To help guide our work, we have a set of values that are at the core of everything we do. With our values at the center, our daily work is informed by a theoretical framework consisting of popular education, community organizing, participatory rural development, and community wealth creation. Pulling tools and practices from these theories have led us to develop our own brand of community practice in Central Appalachia that we call Systems-Based Organizing. Below, we offer deeper insight into the theories that ground our daily work.
Popular education—the mindset and underlying way of working—is a participatory approach to adult education that is based on helping groups of people learn from their experiences. Sometimes when outside consultants come into a community, they come in as experts, as the people who have the answers. This is the opposite of popular education, and the opposite of how we work. We always begin our work with the assumption that the people living in local communities know best what their community needs and how to provide it. As facilitators or network coordinators, we are not passive or empty. We have knowledge, expertise, experiences, and concrete ideas to offer. But we always start with the people we are working with. We always assume that the folks sitting in the room with us know more about how to make their communities livable than we do. Collectively, they have the wisdom to bring about significant change. They might not have tapped into that wisdom yet, but it’s there. It is our job to help them surface their collective wisdom and build concrete plans for taking their work to the next level.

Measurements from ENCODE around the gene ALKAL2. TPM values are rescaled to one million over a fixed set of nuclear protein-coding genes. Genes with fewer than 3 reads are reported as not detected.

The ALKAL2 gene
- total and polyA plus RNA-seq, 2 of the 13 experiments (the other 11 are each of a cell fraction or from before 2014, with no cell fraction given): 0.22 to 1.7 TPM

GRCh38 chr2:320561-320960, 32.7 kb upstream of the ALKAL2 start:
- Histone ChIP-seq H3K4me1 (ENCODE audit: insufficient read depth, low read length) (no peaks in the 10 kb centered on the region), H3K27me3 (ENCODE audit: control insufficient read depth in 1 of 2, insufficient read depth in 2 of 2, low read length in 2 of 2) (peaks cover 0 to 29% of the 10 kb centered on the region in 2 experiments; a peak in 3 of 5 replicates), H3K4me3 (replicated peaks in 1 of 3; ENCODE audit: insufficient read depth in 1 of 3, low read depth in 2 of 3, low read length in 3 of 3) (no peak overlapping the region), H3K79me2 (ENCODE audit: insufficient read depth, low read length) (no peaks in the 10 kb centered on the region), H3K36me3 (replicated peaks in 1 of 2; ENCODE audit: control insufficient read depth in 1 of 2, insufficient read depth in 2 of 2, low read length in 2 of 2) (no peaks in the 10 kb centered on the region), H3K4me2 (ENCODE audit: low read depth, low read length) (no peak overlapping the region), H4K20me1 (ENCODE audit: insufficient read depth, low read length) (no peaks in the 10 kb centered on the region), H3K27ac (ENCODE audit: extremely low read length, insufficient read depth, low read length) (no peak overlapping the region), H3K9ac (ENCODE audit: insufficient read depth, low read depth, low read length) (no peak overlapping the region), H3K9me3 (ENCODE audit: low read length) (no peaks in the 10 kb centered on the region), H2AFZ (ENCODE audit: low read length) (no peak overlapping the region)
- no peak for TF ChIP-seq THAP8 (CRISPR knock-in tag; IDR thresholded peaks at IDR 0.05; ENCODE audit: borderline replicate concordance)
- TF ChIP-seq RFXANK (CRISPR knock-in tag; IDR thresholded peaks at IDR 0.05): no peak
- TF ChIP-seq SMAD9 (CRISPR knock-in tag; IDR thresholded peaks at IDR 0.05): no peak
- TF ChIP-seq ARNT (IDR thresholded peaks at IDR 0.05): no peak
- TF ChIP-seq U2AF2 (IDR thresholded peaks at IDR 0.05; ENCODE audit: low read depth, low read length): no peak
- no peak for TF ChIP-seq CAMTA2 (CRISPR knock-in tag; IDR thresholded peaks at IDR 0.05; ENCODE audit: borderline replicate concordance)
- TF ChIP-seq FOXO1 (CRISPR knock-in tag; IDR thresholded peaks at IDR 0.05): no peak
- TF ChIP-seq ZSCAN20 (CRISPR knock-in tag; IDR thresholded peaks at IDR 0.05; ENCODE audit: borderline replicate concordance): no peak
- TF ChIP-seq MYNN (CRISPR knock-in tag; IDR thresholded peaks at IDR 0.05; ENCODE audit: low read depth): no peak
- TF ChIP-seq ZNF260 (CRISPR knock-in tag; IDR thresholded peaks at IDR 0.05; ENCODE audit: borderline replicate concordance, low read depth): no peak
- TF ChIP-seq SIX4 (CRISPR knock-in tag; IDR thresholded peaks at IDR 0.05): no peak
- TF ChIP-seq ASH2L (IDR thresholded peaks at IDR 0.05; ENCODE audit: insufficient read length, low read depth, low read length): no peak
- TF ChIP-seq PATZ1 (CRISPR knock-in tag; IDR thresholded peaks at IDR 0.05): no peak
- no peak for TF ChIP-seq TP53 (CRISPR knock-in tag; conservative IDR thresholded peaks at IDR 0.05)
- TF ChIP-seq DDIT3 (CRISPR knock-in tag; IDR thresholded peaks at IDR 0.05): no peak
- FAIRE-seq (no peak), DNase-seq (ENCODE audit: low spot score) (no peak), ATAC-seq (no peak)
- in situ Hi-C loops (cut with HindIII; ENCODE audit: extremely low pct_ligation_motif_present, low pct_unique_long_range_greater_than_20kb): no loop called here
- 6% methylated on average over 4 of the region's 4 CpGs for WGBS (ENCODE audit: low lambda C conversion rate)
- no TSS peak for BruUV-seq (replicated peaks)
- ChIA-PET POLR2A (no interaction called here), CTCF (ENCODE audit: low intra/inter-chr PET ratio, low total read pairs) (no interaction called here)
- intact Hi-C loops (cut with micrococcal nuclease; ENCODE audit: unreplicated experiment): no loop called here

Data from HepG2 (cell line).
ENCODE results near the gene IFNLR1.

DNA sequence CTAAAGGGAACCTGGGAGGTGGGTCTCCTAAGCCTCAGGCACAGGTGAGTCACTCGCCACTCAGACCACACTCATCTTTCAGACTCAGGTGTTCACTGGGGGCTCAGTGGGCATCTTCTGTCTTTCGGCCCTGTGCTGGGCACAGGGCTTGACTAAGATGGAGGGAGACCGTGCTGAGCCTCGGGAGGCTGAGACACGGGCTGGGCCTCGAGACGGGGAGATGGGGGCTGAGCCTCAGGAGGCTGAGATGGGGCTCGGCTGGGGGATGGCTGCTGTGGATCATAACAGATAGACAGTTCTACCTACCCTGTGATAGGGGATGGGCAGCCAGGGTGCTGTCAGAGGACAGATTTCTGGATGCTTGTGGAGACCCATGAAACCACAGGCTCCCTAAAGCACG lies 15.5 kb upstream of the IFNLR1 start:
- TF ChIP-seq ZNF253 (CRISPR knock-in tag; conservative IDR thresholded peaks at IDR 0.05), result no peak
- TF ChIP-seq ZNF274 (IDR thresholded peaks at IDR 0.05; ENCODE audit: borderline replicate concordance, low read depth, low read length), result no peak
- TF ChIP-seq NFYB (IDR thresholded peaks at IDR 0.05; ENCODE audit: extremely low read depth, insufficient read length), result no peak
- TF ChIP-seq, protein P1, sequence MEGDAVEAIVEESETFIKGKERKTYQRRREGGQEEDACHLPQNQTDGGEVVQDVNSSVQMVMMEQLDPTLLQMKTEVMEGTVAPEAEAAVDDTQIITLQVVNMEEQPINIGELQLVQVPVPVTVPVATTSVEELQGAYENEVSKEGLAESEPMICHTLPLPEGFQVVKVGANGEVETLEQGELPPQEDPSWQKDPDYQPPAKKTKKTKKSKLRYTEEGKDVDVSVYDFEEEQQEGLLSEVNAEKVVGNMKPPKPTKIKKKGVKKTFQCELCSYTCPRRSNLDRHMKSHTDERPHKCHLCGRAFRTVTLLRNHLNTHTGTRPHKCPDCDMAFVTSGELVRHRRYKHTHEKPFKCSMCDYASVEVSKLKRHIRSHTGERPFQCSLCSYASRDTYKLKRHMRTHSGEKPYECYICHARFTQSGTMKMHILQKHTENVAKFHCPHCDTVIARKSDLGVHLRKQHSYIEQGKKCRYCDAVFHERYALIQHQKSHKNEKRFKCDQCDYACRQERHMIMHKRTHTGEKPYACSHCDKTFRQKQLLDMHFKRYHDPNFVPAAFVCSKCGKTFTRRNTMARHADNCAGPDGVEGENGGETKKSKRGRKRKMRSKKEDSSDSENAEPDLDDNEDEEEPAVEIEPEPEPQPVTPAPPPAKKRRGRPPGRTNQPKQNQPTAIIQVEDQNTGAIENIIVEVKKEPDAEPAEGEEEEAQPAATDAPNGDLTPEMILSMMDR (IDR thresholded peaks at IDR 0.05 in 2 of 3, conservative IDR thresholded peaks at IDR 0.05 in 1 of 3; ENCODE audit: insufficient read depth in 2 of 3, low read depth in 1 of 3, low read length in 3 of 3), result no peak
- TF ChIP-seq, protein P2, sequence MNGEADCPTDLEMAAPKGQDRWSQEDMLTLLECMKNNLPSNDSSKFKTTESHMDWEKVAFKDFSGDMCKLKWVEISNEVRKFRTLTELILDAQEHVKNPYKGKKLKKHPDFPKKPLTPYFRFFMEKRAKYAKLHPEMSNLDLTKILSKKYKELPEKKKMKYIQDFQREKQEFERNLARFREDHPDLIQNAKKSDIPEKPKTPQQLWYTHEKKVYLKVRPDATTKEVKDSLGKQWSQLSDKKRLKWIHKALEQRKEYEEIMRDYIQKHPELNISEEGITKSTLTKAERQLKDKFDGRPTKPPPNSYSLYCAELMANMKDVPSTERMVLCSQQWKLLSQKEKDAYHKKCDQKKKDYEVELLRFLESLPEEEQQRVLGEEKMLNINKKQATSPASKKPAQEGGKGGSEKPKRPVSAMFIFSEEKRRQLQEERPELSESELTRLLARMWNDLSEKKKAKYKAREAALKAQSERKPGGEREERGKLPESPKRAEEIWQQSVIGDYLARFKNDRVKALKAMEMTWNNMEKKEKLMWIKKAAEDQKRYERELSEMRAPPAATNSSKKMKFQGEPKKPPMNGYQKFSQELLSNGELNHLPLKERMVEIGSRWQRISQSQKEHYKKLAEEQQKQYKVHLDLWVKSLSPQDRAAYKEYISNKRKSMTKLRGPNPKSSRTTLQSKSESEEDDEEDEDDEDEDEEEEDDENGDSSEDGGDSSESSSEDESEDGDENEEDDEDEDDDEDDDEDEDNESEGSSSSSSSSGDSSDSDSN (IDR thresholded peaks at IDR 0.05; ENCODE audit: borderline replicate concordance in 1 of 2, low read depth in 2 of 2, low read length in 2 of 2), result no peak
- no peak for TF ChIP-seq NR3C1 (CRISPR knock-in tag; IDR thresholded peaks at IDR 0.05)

In our daily work, we use an approach called the spiral model for popular education, detailed in a post, here. We have adapted the spiral model from a book called Educating for a Change (by Rick Arnold and colleagues, 1999).
Participatory development is an approach we use, along with the spiral model for popular education, when we are facilitating a meeting with a group of people.
Participatory development centers upon the planning and implementation of discrete projects that improve a community’s well-being. Unlike some US approaches to community development, however, participatory development starts from the basic belief that everyday people in low-wealth communities are not the target for community development projects; rather, they are the people who determine, drive, and control the entire development process. Participatory development starts from the assumption that marginalized and low-income people best understand the problems they face and how to fix them. Participatory development is notable for three innovations:
- Its emphasis on participatory group methods, especially Participatory Rural Appraisal (PRA) methods such as community mapping, wealth and well-being ranking, and preference ranking;
- Its equal emphasis on the attitudes and behaviors necessary for implementing these methods in a way that is fundamentally participatory; and
- Its emphasis on building the capacity of groups and organizations to thrive on their own over the long haul.